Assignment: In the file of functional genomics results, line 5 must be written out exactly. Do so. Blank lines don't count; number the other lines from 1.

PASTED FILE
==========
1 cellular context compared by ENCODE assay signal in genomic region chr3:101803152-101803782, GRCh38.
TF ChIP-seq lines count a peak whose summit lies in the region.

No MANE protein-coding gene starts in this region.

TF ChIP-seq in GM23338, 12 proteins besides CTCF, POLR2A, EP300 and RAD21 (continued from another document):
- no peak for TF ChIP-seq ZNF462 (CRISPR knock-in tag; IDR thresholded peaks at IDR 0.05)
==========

- no peak for TF ChIP-seq ZNF462 (CRISPR knock-in tag; IDR thresholded peaks at IDR 0.05)